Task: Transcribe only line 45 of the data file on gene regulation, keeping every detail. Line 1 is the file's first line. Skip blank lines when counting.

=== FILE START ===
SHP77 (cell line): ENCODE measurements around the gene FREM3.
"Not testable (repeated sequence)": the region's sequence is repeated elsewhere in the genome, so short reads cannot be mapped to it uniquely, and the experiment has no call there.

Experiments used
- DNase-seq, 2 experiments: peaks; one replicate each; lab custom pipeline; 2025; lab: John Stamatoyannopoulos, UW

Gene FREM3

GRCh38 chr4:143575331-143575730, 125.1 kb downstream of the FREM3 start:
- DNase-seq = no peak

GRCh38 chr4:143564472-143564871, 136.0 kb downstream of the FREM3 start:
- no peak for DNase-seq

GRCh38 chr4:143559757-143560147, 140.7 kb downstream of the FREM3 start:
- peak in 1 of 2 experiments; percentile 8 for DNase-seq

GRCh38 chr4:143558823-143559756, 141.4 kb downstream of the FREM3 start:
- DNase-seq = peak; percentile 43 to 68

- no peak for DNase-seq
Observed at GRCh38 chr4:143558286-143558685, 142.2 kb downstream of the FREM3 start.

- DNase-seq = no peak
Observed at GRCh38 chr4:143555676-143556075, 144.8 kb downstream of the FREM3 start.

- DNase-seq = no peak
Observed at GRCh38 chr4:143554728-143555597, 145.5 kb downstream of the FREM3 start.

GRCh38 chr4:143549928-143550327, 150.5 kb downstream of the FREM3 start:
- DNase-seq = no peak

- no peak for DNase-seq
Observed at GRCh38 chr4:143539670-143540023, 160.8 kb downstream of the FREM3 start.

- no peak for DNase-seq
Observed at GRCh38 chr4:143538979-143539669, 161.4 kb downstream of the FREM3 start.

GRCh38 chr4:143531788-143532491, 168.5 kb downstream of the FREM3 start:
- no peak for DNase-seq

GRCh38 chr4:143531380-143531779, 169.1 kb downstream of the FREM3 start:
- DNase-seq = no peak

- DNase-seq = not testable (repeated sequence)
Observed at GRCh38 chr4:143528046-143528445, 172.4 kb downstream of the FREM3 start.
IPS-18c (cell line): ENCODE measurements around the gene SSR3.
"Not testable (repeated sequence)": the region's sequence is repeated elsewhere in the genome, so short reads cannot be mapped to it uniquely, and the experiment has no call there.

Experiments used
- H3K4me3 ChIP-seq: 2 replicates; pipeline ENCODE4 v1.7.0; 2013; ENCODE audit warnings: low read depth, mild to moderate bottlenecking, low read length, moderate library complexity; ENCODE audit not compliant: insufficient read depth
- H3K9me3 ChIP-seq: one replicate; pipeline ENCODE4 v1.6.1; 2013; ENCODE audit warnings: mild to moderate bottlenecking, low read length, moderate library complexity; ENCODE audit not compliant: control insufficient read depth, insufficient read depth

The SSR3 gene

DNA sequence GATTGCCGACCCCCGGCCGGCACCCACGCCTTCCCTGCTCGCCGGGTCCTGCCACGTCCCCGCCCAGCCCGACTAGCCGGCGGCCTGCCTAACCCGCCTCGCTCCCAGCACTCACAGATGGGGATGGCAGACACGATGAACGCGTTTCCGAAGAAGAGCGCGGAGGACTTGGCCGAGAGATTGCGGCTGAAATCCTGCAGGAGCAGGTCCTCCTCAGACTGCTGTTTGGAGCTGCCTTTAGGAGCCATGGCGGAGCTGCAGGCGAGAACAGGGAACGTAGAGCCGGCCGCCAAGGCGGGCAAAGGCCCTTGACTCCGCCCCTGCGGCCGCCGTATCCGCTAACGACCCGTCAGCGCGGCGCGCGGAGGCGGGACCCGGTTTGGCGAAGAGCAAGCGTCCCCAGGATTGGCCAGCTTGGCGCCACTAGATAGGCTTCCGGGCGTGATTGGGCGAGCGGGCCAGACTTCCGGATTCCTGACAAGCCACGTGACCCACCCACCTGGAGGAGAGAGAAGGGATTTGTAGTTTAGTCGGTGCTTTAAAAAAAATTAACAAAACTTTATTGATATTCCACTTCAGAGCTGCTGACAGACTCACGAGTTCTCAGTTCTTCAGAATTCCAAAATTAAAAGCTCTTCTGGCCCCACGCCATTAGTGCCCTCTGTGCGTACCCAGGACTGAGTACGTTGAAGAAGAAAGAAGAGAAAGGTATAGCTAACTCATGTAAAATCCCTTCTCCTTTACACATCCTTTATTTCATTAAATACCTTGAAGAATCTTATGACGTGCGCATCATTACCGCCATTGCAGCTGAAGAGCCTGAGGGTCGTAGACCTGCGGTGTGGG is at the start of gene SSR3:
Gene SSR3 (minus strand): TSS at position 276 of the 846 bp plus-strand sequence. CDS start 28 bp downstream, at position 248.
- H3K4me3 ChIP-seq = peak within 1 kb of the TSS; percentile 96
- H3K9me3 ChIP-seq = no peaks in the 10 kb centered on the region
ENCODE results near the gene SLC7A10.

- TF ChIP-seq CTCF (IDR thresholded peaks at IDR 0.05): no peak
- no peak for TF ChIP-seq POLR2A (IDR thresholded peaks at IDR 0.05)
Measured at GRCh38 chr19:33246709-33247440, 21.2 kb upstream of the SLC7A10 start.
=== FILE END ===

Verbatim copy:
Measured at GRCh38 chr19:33246709-33247440, 21.2 kb upstream of the SLC7A10 start.